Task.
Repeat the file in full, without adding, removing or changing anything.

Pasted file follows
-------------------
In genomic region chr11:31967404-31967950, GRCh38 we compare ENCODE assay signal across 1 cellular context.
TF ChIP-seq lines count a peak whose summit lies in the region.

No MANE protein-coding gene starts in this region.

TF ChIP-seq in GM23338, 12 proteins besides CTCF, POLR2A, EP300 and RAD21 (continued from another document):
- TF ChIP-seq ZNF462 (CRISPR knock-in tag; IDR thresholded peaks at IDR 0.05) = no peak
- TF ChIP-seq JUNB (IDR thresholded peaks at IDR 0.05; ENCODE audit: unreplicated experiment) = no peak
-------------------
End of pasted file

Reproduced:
In genomic region chr11:31967404-31967950, GRCh38 we compare ENCODE assay signal across 1 cellular context.
TF ChIP-seq lines count a peak whose summit lies in the region.

No MANE protein-coding gene starts in this region.

TF ChIP-seq in GM23338, 12 proteins besides CTCF, POLR2A, EP300 and RAD21 (continued from another document):
- TF ChIP-seq ZNF462 (CRISPR knock-in tag; IDR thresholded peaks at IDR 0.05) = no peak
- TF ChIP-seq JUNB (IDR thresholded peaks at IDR 0.05; ENCODE audit: unreplicated experiment) = no peak